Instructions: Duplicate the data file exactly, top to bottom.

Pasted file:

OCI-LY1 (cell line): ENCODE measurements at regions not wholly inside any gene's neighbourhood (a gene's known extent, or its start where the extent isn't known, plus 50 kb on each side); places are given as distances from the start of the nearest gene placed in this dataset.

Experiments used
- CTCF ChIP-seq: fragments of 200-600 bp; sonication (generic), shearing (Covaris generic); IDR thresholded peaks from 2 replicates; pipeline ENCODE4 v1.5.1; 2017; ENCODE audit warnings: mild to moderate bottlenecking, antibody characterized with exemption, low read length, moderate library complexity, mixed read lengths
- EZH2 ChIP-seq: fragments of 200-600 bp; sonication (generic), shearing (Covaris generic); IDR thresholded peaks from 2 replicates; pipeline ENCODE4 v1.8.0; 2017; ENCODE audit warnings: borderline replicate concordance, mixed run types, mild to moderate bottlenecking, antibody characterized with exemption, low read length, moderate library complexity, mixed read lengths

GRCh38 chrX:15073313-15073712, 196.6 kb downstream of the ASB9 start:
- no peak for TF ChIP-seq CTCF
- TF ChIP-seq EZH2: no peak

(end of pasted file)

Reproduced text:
OCI-LY1 (cell line): ENCODE measurements at regions not wholly inside any gene's neighbourhood (a gene's known extent, or its start where the extent isn't known, plus 50 kb on each side); places are given as distances from the start of the nearest gene placed in this dataset.

Experiments used
- CTCF ChIP-seq: fragments of 200-600 bp; sonication (generic), shearing (Covaris generic); IDR thresholded peaks from 2 replicates; pipeline ENCODE4 v1.5.1; 2017; ENCODE audit warnings: mild to moderate bottlenecking, antibody characterized with exemption, low read length, moderate library complexity, mixed read lengths
- EZH2 ChIP-seq: fragments of 200-600 bp; sonication (generic), shearing (Covaris generic); IDR thresholded peaks from 2 replicates; pipeline ENCODE4 v1.8.0; 2017; ENCODE audit warnings: borderline replicate concordance, mixed run types, mild to moderate bottlenecking, antibody characterized with exemption, low read length, moderate library complexity, mixed read lengths

GRCh38 chrX:15073313-15073712, 196.6 kb downstream of the ASB9 start:
- no peak for TF ChIP-seq CTCF
- TF ChIP-seq EZH2: no peak